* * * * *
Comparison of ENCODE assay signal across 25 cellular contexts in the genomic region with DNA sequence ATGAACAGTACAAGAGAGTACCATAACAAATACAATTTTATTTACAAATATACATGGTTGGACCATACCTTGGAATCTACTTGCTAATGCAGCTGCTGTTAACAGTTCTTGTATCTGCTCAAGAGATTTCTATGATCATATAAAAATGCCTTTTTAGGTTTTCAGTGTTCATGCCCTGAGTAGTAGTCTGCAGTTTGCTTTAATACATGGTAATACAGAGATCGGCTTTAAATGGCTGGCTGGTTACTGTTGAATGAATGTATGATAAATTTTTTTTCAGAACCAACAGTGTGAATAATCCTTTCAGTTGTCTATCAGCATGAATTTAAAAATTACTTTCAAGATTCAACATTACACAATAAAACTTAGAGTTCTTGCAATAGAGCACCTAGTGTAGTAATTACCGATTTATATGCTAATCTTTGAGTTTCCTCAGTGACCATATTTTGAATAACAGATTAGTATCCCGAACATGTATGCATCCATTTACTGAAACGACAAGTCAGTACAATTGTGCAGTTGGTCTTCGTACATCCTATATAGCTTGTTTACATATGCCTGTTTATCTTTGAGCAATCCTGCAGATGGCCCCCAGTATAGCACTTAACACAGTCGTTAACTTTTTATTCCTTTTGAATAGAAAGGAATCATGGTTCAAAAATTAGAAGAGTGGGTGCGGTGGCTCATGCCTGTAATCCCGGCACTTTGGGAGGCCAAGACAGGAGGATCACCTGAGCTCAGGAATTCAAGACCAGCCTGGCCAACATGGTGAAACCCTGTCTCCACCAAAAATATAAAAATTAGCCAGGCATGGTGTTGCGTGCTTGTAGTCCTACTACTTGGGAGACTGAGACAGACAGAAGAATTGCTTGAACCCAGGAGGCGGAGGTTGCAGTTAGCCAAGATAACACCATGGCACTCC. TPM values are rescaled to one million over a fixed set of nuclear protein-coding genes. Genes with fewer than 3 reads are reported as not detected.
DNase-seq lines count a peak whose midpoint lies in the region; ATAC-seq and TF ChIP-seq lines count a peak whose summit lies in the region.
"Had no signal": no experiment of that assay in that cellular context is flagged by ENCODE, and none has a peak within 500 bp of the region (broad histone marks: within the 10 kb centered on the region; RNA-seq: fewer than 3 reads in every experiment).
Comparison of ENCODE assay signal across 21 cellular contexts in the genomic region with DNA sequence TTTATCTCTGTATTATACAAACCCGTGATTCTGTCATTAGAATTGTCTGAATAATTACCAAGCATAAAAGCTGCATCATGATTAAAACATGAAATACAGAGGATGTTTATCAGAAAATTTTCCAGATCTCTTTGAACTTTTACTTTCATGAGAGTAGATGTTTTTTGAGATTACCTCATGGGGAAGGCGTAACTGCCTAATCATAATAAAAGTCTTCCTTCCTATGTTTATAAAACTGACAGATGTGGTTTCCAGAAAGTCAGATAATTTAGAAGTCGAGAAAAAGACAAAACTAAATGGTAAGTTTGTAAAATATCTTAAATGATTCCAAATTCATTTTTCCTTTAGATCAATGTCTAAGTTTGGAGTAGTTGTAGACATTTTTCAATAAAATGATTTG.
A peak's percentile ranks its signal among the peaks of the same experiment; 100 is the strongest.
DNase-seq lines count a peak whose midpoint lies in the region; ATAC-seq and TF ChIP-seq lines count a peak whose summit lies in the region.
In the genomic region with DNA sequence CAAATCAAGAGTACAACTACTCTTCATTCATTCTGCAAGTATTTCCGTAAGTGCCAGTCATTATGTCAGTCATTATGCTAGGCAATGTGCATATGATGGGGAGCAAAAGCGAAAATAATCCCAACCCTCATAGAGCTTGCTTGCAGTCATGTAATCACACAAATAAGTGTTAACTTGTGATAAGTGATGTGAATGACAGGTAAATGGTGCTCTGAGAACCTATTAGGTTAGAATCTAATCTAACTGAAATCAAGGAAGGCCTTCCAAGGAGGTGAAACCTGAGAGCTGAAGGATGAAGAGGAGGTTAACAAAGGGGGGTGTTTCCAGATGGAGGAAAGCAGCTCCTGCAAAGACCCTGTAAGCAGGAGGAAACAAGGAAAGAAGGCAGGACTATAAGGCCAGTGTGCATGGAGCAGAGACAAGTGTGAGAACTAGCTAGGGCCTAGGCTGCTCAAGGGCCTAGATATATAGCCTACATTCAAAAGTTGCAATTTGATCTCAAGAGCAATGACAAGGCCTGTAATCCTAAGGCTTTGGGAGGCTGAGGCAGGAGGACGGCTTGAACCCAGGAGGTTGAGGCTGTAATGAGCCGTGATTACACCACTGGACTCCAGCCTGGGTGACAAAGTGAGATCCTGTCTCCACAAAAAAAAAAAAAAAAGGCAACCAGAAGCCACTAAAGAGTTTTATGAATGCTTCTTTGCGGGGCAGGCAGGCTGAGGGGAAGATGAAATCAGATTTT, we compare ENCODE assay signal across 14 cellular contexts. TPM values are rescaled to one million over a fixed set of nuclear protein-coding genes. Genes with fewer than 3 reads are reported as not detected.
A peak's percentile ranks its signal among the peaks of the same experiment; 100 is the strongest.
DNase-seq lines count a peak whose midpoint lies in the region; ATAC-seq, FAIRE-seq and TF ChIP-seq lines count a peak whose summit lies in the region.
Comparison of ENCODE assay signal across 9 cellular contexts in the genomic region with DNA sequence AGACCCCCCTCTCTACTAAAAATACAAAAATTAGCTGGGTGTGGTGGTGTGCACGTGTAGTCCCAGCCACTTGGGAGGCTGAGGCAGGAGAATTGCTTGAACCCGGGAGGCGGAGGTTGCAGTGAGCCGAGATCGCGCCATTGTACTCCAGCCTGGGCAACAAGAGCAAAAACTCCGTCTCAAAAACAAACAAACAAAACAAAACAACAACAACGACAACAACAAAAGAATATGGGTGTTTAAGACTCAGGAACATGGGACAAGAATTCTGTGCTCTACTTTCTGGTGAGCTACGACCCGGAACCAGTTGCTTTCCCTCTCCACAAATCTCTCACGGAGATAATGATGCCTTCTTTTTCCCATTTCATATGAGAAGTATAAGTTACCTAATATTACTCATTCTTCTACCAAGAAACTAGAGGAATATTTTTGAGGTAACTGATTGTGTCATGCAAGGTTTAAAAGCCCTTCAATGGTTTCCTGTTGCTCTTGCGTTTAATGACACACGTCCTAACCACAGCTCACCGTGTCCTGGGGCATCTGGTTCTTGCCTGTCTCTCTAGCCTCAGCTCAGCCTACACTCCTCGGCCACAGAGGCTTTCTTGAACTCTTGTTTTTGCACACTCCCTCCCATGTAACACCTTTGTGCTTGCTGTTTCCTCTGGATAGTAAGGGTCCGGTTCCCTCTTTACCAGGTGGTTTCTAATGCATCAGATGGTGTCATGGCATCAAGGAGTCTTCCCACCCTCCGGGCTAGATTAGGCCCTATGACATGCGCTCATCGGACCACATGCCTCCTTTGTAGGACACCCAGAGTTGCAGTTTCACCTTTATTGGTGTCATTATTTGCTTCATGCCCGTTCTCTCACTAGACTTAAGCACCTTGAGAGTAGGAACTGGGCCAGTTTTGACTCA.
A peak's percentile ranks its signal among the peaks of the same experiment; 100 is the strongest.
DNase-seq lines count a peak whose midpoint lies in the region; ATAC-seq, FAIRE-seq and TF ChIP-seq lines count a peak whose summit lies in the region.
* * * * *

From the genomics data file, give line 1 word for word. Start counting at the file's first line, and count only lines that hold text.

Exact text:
Comparison of ENCODE assay signal across 25 cellular contexts in the genomic region with DNA sequence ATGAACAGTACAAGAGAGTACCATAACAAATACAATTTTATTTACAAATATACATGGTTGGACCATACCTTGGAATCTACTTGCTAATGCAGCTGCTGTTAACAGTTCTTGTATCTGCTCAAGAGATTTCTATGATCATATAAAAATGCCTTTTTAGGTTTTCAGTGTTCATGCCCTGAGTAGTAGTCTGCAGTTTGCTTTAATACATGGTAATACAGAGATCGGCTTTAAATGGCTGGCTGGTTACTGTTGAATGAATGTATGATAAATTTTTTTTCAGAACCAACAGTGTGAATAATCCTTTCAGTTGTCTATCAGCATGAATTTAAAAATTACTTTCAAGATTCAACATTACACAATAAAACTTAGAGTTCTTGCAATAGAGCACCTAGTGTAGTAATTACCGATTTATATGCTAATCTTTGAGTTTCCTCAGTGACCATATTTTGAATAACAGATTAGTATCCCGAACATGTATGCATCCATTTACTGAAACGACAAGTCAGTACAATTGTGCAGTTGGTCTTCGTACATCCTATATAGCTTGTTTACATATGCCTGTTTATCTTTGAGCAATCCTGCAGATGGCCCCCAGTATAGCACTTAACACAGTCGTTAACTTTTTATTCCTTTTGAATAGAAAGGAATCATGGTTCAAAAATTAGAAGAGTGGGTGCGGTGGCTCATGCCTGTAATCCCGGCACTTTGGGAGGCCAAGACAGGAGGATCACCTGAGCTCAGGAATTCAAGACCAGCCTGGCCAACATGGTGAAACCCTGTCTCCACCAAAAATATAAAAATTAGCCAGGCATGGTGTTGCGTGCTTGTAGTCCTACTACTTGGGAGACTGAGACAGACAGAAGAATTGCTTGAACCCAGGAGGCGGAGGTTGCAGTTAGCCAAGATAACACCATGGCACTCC. TPM values are rescaled to one million over a fixed set of nuclear protein-coding genes. Genes with fewer than 3 reads are reported as not detected.